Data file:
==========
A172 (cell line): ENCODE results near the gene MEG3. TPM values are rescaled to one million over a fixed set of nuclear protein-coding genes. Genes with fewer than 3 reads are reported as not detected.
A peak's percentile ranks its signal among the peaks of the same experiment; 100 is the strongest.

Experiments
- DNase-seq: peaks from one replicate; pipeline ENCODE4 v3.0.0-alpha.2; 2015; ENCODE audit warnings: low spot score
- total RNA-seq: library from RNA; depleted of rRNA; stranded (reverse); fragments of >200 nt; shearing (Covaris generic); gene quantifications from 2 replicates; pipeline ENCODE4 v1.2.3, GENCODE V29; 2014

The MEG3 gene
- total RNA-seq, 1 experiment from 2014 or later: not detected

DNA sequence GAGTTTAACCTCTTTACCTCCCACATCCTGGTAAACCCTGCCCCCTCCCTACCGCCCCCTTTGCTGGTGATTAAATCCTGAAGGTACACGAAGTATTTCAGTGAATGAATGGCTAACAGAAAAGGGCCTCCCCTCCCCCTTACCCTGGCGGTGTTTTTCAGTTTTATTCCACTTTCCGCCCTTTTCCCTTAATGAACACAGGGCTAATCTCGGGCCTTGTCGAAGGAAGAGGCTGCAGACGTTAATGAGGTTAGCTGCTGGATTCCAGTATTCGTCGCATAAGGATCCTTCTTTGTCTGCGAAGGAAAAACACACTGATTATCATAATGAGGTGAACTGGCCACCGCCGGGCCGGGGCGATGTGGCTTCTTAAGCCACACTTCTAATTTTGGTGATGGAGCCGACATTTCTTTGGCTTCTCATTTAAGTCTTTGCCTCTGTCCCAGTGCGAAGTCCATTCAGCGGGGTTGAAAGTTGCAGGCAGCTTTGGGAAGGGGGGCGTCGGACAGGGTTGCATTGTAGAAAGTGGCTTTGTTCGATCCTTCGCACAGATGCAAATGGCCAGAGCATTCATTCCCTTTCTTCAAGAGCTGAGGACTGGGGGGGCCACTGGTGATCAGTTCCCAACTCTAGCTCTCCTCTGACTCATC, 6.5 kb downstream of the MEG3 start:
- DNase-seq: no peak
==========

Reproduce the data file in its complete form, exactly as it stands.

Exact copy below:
A172 (cell line): ENCODE results near the gene MEG3. TPM values are rescaled to one million over a fixed set of nuclear protein-coding genes. Genes with fewer than 3 reads are reported as not detected.
A peak's percentile ranks its signal among the peaks of the same experiment; 100 is the strongest.

Experiments
- DNase-seq: peaks from one replicate; pipeline ENCODE4 v3.0.0-alpha.2; 2015; ENCODE audit warnings: low spot score
- total RNA-seq: library from RNA; depleted of rRNA; stranded (reverse); fragments of >200 nt; shearing (Covaris generic); gene quantifications from 2 replicates; pipeline ENCODE4 v1.2.3, GENCODE V29; 2014

The MEG3 gene
- total RNA-seq, 1 experiment from 2014 or later: not detected

DNA sequence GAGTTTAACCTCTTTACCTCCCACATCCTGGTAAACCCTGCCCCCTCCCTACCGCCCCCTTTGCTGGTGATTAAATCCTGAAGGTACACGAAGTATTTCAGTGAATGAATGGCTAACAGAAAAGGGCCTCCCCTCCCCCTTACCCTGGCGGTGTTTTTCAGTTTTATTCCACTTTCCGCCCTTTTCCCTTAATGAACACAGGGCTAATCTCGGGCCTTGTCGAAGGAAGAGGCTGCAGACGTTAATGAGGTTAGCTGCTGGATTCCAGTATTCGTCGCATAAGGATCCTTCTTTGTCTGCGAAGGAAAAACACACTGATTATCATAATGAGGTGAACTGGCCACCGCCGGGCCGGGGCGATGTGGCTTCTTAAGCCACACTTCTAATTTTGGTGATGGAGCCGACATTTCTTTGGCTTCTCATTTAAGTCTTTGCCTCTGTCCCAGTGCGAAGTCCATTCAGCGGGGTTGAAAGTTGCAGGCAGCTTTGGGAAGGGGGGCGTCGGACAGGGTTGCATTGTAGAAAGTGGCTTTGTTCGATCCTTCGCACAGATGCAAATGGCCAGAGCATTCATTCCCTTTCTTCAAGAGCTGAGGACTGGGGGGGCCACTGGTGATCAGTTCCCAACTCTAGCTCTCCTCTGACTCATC, 6.5 kb downstream of the MEG3 start:
- DNase-seq: no peak